I read that yesterday and could have wept for pity if the sense of being appalled at all of the above you guys mention had not predominated. Do some humans beings require/miss/desire some level of pain in life so as to need to seek it in such a way? Cacacio suggests the suspension website which has a pretty horrific gallery of photos. It is awful enough in thumbnail that I did not look closer. Postage-stamp size is plenty for me, thanks.

The point is, first page of the website has an explanation for why these people do these things. Pain fills emptiness and brings enlightenment, seems to be the theme. Life is not painful enough? I feel perpetually gob-smacked by it. No, I decline to explain why. Just take my word for it.

Perhaps it is unkind to say this, but the self-exposure of those folks we are complaining about is surely just a step or two beyond the blogging that we do. We are discussing ideas, for the most part, though I have been guilty of using examples from my life or those around me to make a point. Maybe my intellectual arsenal is simply not strong enough to do otherwise. Yet we all are exposing ourselves, in a way, discussing ideas and perspectives on religion, politics, child-rearing, all the sorts of things that polite conversation used to avoid.

Maybe blogging as we do is the "uptight" version of public revelation?

Well said above, Julie. Social norms of restraint and coverage make social life more agreeable or less disagreeable to both society and the individual. Holding back is a sign of respect for oneself, a way to preserve control over onself. Exhibitionism, on the other hand, seems to make one a slave to society, craving approval or some other response from it. But since other people, especially these days, deliver their opinions bluntly, its usually better for everyone involved not to provoke society to slip its self-restraints.

And, of course, let's not overlook that one's clothes, like one's words, can, when well-chosen, compliment oneself as well as please others. Clothes don't have to be a badge of shame, and, pace Rousseau, society doesn't always have to be a miserable prison.

On another note, I haven't seen anyone comment on this: that having written casually and in the mainstream press about her abortion, Ms. Cacacio engages in exhibitionism as ghastly as that of her ex-boyfriend. Her display of nonchalance, rather than graphic photos, about the experience hardly mitigates its repulsiveness.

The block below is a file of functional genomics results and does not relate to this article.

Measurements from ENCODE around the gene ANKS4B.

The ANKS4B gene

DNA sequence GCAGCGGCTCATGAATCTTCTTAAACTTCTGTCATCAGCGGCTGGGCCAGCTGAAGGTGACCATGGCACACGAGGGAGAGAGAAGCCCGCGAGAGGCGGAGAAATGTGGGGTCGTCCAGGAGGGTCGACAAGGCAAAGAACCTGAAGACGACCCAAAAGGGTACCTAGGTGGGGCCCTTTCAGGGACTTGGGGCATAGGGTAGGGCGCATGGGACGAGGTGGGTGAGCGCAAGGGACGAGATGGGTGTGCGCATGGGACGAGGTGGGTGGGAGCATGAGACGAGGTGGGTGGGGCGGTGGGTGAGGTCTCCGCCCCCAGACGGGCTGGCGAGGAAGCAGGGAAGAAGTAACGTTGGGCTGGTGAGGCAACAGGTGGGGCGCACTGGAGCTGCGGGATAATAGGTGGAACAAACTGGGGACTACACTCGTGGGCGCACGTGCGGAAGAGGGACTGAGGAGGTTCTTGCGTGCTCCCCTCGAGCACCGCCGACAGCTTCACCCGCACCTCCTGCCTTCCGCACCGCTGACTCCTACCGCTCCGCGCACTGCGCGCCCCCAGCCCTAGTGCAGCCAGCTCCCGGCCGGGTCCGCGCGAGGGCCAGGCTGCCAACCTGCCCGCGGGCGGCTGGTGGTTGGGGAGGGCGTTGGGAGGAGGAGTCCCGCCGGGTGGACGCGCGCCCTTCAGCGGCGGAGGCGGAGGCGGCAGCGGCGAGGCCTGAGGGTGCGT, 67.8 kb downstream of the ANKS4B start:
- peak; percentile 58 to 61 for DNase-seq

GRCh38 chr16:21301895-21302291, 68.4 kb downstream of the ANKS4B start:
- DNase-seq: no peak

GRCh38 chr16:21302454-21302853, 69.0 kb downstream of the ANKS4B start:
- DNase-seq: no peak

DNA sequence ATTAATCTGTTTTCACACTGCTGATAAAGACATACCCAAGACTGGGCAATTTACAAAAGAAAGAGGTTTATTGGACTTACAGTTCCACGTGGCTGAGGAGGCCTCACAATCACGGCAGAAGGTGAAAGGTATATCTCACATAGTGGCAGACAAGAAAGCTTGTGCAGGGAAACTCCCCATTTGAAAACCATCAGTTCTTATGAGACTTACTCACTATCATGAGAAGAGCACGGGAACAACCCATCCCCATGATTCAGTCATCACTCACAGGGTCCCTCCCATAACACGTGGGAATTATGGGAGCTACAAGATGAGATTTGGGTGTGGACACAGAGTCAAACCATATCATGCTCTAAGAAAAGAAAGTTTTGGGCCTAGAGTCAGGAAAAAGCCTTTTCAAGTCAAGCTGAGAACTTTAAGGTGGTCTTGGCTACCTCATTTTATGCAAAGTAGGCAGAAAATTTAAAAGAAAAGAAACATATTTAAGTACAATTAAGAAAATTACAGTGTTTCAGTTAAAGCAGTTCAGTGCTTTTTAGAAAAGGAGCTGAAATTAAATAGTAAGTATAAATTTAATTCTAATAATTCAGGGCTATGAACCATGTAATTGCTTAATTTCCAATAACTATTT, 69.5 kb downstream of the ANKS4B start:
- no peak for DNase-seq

Bravo, bravo JQA. Very well said--especially this: Clothes don't have to be a badge of shame, and, pace Rousseau, society doesn't always have to be a miserable prison. I hope I didn't seem to imply that they did. I would be the first to burn the berka! And this: Ms. Cacacio engages in exhibitionism as ghastly as that of her ex-boyfriend. Her display of nonchalance, rather than graphic photos, about the experience hardly mitigates its repulsiveness.

Kate says: Yet we all are exposing ourselves, in a way, discussing ideas and perspectives on religion, politics, child-rearing, all the sorts of things that polite conversation used to avoid. Yes--to some extent she is absolutely correct and I'd be lying if I said that I didn't sometimes wonder whether I have said too much. It is an important thing to keep in mind as one writes--I know that my delete button is the key I most use! But there is a huge difference between exposing one's thoughts and ideas (even if some autobiographical evidence is used to support one's claims) and engaging in what amounts to verbal flashing. Some bloggers may engage in precisely that sort of thing but I'm pretty sure that no one here has done anything worse than a Sally Rand fan dance.

JL: I know now why you liked that essay and you’re right--I liked it too, and probably more than you did. Thanks for posting it. In the interest of full disclosure (if I may say that now!) Sheehan, is a Claremont grad and an old friend of many of my friends--though we have never met.

It's outrageous and appalling when people divulge private details about themselves or others.

And it's immeasurably damaging as well.

So it's classless and hurtful at the same time.

And people who do such things have an obligation to do all that they can to make up for what they've done.

Excellent replies, if in a sense somewhat predictable. Permit me to play Machiavelli's Advocate. When I re-read Cacacio I was reminded of the Nine Inch Nails song Closer. I remmember thinking when I first heard the song in the sixth grade...that it was the height of depravity, it actually shocked me. You really have to listen to it to get the full gist...but here are the


"I hurt myself today
To see if I still feel
I focus on the pain
The only thing that's real
The needle tears a hole
The old familiar sting
Try to kill it all away
But I remember everything"

I think that people reveal themselves so explicitly because they are seeking a time when they could still feel. Maybe Fung will join the conversation and explain it as Opponent Process theory of emotion

The thing is whether or not you call it Opponent Process theory, it is painfully obviously that we are no longer mooved or shocked or bothered by what once was capable of evoking in us a reaction.

So in response to JQA...I must say that I disagree with your assesment of Cacacio.

"Ms. Cacacio engages in exhibitionism as ghastly as that of her ex-boyfriend. Her display of nonchalance, rather than graphic photos, about the experience hardly mitigates its repulsiveness."

Ms. Cacacio is writting a column in which the topic is modern love. Her focus is really on nonchalance, her focus is on the Opponent Process theory...her focus is on Nine Inch Nails...what is important is her visceral first reaction...not her subsequent rationalization that tries to portray her judgements as "presumptuous narcissism." Maybe he is happy is just a way to dull the in Fight Club when the attempt is made to escape the trauma of burning lye with "therapy/moving the mind elsewhere."